November 19th, 2012 by Nat Black-Heaven
WHAT IF I TOLD YOU…? A promise lives forever. In 1984, 17-year-old Ben Wilson was America’s most talented basketball prospect until the sweet-natured boy was senselessly murdered.
1984: Chicago. A great time for Windy City-born African Americans. Oprah Winfrey was blowing up, Jesse Jackson was preaching to all, the great Michael Jordan had just signed with the Chicago Bulls and Benjamin Wilson caught the whole city’s attention.
At 17 years old ‘Benji’ was known as the best high school basketball player in the nation. Standing 6’ 7” tall, the Chicago native could do it all. He had shot smooth as silk, a finger roll so sweet you’d have thought you were watching the Ice Man himself, George Gervin. But most of all, he was a winner.
ESPN Films 30 for 30 tells the story of this young man’s journey to basketball stardom and how in a matter of seconds you can go from living the dream to having your dreams crushed. With interviews from neighbors, classmates, close friends and family members. “Benji” brings us into the life of a legend and how he affected the lives of so many even after he was taken from us.
Benji was a natural born ball player but as a freshman not even he could get consistent minutes on the multi-talented Simeon High School basketball squad.
It was not until his sophomore year that this dude started making some serious noise. Blocking shots, rim-height rebounds, ferocious dunks, no-look passes and of course; that smooth jump shot. Nike had officially declared Wilson as the #1 high school prospect after he had led his team to its first state title and dominated the national Nike basketball camp. He was on the rise and there was no one that could stop him.
Then … one fateful November afternoon after an altercation with two youths, Benjamin Wilson was shot twice. He did not survive. Yet, his life told us many things, most of all being that success is not given. It’s granted; and Benji continues to live on as a beacon of hope for all aspiring young people everywhere.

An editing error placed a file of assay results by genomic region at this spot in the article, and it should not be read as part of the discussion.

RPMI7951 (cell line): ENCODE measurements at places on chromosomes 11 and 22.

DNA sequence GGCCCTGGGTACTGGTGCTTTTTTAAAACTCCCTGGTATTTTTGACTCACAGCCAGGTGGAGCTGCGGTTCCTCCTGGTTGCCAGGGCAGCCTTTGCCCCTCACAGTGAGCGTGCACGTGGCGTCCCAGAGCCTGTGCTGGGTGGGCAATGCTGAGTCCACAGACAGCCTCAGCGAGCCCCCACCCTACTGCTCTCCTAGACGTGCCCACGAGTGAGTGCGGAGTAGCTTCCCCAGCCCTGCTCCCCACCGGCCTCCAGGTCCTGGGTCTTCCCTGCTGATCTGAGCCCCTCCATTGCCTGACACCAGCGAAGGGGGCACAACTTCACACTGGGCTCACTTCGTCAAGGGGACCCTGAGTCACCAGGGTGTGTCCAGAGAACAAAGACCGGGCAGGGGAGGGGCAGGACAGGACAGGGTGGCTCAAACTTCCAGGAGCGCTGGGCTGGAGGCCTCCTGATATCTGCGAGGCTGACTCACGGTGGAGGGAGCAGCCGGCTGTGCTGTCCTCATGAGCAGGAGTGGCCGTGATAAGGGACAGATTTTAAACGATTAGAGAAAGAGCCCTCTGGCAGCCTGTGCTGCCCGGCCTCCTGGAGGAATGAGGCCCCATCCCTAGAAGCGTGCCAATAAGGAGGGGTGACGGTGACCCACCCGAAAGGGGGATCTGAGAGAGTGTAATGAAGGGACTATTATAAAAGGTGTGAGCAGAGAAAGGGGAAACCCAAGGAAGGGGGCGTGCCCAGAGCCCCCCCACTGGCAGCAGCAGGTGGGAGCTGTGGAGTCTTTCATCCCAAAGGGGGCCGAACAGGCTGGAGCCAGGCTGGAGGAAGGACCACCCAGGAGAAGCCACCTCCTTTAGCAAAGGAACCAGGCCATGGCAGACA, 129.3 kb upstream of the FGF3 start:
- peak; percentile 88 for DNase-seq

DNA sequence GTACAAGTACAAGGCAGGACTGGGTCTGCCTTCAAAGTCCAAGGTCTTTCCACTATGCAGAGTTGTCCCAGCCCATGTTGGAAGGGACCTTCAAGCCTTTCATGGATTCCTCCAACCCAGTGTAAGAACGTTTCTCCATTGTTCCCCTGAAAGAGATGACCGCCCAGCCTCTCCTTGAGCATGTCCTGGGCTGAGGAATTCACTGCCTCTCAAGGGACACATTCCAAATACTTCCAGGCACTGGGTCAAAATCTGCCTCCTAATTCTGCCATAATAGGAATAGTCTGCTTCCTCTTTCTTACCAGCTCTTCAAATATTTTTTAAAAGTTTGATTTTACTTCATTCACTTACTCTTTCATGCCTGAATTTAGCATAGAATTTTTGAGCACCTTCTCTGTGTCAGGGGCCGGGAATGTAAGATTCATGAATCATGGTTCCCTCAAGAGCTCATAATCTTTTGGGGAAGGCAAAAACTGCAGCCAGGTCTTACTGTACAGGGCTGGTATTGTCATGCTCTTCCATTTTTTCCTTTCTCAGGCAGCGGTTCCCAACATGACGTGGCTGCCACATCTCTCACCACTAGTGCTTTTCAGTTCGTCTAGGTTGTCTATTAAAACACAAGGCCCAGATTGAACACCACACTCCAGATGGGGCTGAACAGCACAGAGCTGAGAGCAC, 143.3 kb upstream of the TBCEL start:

When I was in seventh grade all I would hear about is how cold this basketball player at Simeon by the name of Benji was. When Simeon would play my neighborhood high school (Percy L. Julian) we would run all the way up there just to get a glimpse of Ben Wilson playing but could not get in because we were only in grammar school. We had a plan for next year but never had the opportunity. Before the season started the next year, I woke up and heard on the news that Ben Wilson died. I cried like a baby! The city cried like babies. In a gang-divided city, his death changed the way we looked at each other. We started looking at each other like brothers instead of enemies.
When we had the opportunity to tell Ben Wilson’s story, we thought it was great timing, seeing all the killing that’s going on not only in Chicago but also around the world. We want to make the thugs cry! We want them to understand how powerful a gun is. When you shoot a person not only does it destroy the person and his/her family’s lives, but it also destroys theirs, and possibly an entire city. You never would know what either of you would have become.
We hope this film resonates to these young men in the streets the way it did for us. Ben Wilson’s death saved thousands of lives in Chicago, now we hope his story saves millions of lives around the world.
Director: Coodie Simmons
“The heart of “Benji” is the interviews with friends, teammates and brothers, men in their 40s and 50s whose sadness is subsumed in their eagerness to recall the magic he dispensed on the basketball court.”
Mike Hale – The New York Times
“[Co-directors] Coodie and Chike paint a picture of a sweet and innocent kid who had the best possible foundation you could ask for living in Chicago’s south side. He was involved in athletics to keep him out of gangs and he was enrolled in a school that was considered safe. But, of course, there are always dangers, even unlikely ones, on every street.”
Will Eidam – The Austin Chronicle
COMING SOON in the 30 for 30 Volume Two Season
Check local listings for premiere and repeats screenings for Vol 2 films, as well as re-runs of archive ESPN Films
“Ghosts of Ole Miss” – In 1962, the University of Mississippi erupted in violence over integration while swelling with pride over an unbeaten football team.
“You Don’t Know Bo” – Vincent ‘Bo’ Jackson hit 500-foot home runs and ran over linebackers. A look at the man and the myths of a two-sport legend and pop culture icon that captured our collective imagination.
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